- Page 1Alienware Area-51 m15x
- Page 2 Alienware Area-51 m15x
- Page 3 Alienware Area-51 m15x
- Page 4 Alienware Area-51 m15x
- Page 5 Alienware Area-51 m15x
- Page 6 Feature Table
- Page 7 Application Performance
- Page 8 Gaming Performance
By gaming notebook standards the m15x is quite discreet. Finished almost exclusively in understated silver with a smooth, glossy finish it doesn’t feature a wedge shaped design like some recent notebooks, with the whole chassis resembling a large slab of metal – or plastic in this instance.
This description, though, does sound rather unfavourable, which would betray the fact that this shape does have its charm. It doesn’t try too hard to impress, it just sits there in a confident and menacing manner giving a subtle impression of the power that lies within, just waiting to be unleashed. Some in the office queried whether it was just a little too subtle, that it wasn’t “special” enough, but I for one think Alienware has got the balance just right – no doubt you’ll have your own opinion, too.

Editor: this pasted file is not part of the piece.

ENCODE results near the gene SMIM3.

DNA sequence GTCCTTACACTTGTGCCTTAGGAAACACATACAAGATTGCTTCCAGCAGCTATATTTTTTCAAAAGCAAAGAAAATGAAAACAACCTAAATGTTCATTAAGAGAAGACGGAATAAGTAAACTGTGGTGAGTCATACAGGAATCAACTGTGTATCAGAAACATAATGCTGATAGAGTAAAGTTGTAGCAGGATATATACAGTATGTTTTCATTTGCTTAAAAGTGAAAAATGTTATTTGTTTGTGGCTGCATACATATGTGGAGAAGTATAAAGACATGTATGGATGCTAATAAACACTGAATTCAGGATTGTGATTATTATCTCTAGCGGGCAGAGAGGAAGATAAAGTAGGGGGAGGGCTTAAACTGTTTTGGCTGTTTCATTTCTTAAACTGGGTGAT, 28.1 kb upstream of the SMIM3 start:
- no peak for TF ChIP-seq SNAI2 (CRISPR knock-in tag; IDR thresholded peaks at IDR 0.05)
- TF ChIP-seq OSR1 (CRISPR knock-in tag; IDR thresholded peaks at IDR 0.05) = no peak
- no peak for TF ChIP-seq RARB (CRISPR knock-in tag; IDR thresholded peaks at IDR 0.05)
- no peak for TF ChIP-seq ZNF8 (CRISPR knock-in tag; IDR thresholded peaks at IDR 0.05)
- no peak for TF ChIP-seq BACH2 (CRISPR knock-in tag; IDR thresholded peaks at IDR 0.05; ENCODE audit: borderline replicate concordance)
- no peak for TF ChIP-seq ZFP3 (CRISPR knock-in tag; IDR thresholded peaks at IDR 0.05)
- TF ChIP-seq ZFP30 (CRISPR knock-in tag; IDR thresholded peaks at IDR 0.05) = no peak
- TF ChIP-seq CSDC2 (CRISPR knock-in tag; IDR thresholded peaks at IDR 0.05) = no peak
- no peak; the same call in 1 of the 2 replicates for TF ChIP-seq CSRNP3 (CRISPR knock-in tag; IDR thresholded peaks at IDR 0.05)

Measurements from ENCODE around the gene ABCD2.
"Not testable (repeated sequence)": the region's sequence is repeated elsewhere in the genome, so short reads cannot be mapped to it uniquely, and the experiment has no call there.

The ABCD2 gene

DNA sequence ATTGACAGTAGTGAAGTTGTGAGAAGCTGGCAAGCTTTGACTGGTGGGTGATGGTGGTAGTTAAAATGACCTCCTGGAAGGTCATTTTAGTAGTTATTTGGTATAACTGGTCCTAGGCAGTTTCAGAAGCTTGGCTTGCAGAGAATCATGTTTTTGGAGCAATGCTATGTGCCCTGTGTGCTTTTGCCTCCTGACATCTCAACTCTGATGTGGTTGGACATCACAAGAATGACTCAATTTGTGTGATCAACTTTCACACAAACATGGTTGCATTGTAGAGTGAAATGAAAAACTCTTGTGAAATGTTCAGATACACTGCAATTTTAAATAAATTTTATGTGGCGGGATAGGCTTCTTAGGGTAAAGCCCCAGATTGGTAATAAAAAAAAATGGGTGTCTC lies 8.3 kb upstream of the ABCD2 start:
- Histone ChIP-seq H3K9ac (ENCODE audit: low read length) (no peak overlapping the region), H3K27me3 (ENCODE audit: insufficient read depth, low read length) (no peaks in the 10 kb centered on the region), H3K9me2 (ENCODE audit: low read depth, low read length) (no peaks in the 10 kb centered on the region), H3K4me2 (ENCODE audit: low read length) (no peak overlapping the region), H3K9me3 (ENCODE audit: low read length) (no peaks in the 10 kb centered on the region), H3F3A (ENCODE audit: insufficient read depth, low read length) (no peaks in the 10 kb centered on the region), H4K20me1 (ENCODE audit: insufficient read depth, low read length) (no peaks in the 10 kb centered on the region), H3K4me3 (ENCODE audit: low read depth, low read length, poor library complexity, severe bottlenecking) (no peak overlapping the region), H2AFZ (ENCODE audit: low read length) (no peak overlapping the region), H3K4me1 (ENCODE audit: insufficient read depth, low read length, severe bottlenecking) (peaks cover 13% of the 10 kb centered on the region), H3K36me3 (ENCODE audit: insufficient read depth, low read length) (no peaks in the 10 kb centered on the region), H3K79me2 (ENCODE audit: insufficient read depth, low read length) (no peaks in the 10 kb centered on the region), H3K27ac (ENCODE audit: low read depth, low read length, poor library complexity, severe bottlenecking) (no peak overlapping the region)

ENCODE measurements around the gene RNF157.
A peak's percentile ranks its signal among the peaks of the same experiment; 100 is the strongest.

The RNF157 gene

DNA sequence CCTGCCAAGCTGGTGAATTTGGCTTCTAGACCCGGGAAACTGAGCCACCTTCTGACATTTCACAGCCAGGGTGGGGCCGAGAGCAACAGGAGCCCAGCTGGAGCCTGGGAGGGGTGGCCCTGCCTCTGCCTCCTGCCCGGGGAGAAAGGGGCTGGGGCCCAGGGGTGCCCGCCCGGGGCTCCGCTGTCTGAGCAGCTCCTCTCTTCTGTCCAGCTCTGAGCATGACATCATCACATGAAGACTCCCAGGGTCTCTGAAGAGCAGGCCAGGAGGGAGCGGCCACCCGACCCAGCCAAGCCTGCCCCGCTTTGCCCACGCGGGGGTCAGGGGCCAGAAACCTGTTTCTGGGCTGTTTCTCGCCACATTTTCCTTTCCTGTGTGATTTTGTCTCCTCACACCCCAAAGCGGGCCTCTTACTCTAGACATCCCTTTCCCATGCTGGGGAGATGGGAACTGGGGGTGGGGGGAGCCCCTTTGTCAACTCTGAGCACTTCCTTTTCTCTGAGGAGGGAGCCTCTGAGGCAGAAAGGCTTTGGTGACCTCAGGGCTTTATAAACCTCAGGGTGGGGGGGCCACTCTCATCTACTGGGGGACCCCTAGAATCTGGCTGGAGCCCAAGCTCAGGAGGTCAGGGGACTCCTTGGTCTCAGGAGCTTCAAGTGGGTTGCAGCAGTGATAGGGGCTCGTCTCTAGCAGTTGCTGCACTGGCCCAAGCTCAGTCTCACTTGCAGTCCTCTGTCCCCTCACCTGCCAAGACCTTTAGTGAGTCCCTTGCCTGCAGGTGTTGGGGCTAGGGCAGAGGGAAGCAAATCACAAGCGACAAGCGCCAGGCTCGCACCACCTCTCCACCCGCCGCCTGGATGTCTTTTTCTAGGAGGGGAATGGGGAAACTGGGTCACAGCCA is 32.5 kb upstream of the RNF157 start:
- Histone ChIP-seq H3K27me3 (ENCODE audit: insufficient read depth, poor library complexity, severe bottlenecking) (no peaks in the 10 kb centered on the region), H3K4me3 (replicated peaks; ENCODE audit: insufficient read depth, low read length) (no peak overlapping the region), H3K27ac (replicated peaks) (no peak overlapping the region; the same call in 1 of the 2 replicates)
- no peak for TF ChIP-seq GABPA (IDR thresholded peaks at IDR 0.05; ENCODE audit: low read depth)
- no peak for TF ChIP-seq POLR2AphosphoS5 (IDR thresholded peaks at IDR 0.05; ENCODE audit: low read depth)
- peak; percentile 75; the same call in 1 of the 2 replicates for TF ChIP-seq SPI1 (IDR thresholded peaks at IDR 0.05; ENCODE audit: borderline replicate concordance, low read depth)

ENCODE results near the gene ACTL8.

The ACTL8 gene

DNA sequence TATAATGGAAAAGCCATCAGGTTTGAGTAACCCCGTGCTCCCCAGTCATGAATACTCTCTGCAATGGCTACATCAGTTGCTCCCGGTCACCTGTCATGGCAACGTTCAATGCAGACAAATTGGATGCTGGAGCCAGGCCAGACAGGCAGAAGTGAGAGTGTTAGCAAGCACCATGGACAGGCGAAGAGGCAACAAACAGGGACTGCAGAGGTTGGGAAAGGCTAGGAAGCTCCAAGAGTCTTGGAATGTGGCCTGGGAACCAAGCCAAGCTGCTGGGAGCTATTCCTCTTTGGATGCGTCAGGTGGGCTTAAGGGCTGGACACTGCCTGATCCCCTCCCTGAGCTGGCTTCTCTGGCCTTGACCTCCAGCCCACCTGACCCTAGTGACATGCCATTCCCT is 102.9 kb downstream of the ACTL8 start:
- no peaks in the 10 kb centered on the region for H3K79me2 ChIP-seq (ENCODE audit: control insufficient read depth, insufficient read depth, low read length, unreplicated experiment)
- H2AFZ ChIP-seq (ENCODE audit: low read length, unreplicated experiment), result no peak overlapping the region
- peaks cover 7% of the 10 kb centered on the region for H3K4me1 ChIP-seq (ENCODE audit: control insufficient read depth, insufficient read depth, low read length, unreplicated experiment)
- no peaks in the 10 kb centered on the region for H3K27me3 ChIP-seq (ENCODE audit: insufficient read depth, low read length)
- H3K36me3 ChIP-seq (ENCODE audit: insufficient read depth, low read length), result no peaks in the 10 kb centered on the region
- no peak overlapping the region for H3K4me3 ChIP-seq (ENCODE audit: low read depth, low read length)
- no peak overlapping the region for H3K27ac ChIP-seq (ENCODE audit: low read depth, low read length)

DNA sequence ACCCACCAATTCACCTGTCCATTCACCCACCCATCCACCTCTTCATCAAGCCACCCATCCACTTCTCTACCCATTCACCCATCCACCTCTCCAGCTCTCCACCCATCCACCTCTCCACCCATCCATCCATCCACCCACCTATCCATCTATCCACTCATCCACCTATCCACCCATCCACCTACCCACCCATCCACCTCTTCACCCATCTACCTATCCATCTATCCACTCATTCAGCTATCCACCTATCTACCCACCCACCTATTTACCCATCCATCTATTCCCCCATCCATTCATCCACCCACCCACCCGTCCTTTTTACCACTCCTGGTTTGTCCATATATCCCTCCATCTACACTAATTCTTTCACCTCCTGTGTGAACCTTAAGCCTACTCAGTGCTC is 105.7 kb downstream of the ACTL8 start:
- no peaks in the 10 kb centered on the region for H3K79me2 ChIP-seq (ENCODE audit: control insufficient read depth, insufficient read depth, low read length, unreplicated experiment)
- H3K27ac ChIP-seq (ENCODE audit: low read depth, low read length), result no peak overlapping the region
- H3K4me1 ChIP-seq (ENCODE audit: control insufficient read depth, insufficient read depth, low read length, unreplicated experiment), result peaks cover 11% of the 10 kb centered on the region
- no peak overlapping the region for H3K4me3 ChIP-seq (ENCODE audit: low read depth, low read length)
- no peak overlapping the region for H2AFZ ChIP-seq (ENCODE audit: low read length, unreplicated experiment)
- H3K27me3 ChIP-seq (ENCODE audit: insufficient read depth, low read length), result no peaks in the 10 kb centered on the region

It’s a look aided in no small way by the lighting system on the m15x. On the outside this is seen in the shape of the alien head on the lid and “light beam” on the edge, while inside the whole keyboard, quick touch buttons, Alienware lettering and touch pad surround are all lit up. Moreover, each separate component can be customised using the provided AlienFX software, changing both the colour and behaviour according to your desire. For example, the alien head will pulsate in sleep mode and can be set to do so when charging, while if you wish you can combine different colour configurations and save them as themes.
It’s all very intuitive and easy to configure and, as you can see from our shots, the effect is stunning. The keyboard in particular looks great; likewise, the light beam, as it’s called, on the outside edge of the display is a very nice touch and overall the lighting system is a real triumph. Customisation doesn’t end there either, since you can specify all sorts of things at point of order including the default lighting colour, window colours in Vista, desktop image and the image on the provided mouse mat. There are also a few other extras, including a fabric slip case and even an Alienware branded baseball cap – mmm, fashionable.
Dodgy cap aside these are all nice touches and clearly Alienware is trying a little harder than most to provide a more personal service. This includes not burdening its systems with too much software. You get basics such as Cyberlink PowerDVD and Youcam along with Nero Essentials 7, but unless you ask for it no productivity or security software comes pre-installed. So, there’s no need to uninstall any annoying trialware when your system arrives.